TUESDAY, Jan. 2, 2018 (HealthDay News) — Guidelines that recommend statins for more people for primary prevention of atherosclerosis are likely to prevent more atherosclerotic cardiovascular disease (ASCVD) events than guidelines that recommend fewer people take statins, according to a study published online Jan. 1 in the Annals of Internal Medicine.
Martin Bødtker Mortensen, M.D., Ph.D., from Aarhus University Hospital, and Børge Grønne Nordestgaard, M.D., from Herlev and Gentofte Hospital, both in Denmark, compared the utility of recently published guidelines issued by five major organizations for statin use to prevent ASCVD. The effectiveness of the different guidelines was estimated in an observational study of actual ASCVD events during 10 years in a population of 45,750 Danish adults aged 40 to 75 years who did not use statins and did not have ASCVD at baseline.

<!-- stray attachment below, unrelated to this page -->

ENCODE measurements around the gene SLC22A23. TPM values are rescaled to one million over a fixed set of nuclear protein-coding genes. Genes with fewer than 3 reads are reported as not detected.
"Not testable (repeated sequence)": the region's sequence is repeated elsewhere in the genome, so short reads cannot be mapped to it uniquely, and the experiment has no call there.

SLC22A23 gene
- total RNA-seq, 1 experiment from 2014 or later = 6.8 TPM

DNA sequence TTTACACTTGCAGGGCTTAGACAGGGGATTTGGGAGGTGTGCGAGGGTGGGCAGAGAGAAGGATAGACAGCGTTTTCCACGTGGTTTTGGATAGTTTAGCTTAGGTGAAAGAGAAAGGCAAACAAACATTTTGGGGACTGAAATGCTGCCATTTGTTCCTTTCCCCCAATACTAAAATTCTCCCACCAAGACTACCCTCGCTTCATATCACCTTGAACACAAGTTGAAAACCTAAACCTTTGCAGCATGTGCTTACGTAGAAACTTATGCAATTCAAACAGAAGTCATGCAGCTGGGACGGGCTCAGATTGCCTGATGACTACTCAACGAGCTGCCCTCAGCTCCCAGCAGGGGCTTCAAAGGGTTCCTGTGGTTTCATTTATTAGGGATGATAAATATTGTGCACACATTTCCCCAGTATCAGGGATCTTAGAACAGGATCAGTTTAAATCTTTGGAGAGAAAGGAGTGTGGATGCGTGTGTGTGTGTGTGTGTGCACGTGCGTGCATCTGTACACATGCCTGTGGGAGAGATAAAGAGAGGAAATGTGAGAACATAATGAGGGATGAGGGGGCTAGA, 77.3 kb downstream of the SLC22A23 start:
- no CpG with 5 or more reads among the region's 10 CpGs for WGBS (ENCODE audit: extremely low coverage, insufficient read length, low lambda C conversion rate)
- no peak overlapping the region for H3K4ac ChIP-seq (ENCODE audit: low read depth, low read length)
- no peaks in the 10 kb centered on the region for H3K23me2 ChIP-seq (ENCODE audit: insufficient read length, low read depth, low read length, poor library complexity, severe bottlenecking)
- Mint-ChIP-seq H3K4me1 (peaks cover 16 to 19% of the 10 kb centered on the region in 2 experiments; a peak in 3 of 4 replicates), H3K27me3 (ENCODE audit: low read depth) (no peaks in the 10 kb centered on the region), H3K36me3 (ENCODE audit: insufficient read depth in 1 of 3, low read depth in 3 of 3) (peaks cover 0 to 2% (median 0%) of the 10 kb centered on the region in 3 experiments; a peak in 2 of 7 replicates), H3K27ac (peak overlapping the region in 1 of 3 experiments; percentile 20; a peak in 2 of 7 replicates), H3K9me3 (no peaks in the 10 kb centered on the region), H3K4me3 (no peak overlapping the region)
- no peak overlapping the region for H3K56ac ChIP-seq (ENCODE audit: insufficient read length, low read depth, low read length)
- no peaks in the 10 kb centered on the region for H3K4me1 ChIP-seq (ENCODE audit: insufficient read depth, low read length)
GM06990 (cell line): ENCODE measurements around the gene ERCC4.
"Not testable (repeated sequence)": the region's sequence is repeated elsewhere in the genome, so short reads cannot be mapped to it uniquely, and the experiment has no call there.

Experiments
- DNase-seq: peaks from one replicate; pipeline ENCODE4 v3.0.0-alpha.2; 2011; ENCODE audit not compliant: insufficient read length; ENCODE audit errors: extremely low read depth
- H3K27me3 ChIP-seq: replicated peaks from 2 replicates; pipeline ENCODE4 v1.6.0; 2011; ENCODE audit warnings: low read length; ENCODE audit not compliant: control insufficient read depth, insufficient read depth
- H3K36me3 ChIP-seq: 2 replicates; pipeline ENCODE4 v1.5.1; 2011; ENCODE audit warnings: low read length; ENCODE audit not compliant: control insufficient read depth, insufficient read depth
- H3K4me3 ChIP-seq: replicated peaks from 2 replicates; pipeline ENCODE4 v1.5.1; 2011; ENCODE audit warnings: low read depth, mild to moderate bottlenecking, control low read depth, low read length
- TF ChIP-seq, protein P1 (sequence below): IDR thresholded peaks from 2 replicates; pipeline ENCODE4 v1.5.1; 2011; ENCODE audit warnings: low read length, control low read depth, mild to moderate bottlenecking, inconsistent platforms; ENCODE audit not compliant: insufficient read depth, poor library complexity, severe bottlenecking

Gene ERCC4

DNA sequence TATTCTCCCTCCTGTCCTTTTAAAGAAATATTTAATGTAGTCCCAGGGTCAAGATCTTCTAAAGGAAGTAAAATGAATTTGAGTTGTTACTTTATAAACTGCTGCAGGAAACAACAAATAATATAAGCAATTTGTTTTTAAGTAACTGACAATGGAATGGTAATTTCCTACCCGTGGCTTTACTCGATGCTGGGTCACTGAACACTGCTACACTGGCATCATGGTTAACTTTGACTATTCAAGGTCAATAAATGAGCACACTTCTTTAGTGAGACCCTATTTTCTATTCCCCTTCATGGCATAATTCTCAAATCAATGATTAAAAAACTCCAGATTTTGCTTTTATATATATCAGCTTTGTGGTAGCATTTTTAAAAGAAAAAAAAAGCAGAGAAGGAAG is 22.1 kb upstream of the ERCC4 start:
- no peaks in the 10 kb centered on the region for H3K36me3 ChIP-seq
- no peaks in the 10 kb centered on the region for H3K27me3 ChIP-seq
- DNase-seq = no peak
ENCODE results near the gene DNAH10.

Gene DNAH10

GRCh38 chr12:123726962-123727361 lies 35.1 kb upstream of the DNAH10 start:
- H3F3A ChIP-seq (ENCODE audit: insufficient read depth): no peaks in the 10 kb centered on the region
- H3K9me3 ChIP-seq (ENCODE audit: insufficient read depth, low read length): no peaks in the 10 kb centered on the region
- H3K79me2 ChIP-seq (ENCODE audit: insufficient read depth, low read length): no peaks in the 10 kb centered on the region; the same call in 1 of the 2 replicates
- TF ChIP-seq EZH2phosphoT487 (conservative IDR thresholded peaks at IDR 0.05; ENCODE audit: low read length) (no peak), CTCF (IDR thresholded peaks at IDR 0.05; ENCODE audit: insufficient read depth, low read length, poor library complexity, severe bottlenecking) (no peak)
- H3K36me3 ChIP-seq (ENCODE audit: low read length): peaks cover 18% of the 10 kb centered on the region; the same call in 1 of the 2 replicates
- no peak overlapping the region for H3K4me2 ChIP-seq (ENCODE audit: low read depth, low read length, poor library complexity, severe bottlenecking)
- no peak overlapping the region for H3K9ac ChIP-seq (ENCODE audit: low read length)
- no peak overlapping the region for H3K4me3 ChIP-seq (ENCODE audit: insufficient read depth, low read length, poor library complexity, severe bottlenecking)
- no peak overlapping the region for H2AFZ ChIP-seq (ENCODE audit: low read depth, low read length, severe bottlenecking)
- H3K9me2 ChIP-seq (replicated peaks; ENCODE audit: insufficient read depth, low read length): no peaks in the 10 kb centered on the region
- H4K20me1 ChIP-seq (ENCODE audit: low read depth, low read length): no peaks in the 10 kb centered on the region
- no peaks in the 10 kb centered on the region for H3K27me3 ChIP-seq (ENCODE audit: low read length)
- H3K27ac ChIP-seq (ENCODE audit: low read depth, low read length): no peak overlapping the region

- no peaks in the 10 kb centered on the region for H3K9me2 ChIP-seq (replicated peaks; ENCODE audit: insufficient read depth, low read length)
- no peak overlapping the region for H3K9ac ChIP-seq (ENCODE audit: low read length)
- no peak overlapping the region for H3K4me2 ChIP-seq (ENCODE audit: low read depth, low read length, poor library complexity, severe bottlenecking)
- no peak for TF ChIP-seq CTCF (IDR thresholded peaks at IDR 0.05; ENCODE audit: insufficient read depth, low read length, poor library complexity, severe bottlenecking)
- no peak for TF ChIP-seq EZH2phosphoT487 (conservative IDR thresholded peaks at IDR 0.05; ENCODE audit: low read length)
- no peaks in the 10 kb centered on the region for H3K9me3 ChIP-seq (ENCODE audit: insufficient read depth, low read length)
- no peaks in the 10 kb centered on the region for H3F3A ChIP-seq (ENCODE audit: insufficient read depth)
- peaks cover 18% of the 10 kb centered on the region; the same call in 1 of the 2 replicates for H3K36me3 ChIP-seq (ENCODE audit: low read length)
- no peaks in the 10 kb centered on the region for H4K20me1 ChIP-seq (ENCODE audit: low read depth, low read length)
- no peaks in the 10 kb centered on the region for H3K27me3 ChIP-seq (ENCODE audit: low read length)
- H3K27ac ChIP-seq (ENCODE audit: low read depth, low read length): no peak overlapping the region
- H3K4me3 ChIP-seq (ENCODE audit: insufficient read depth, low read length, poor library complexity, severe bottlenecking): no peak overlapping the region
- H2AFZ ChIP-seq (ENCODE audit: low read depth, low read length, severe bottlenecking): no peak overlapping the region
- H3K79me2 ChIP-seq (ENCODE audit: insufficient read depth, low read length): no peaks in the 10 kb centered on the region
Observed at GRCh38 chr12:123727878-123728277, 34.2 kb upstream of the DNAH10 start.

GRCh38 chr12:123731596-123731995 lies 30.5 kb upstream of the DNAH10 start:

The researchers found that the percentage of participants eligible for statins was 44, 42, 40, 31, and 15 percent, respectively, for the Canadian Cardiovascular Society (CCS) guideline, the American College of Cardiology/American Heart Association (ACC/AHA) guideline, the United Kingdom’s National Institute for Health and Care Excellence (NICE) guideline, the U.S. Preventive Services Task Force (USPSTF) guideline, and the European Society of Cardiology/European Atherosclerosis Society (ESC/EAS) guideline. Statin use for 10 years could have prevented an estimated 34, 34, 32, 27, and 13 percent of ASCVD events with the CCS, ACC/AHA, NICE, USPSTF, and ESC/EAS guidelines, respectively.
“Guidelines recommending that more persons use statins for primary prevention of ASCVD should prevent more events than guidelines recommending use by fewer persons,” the authors write.
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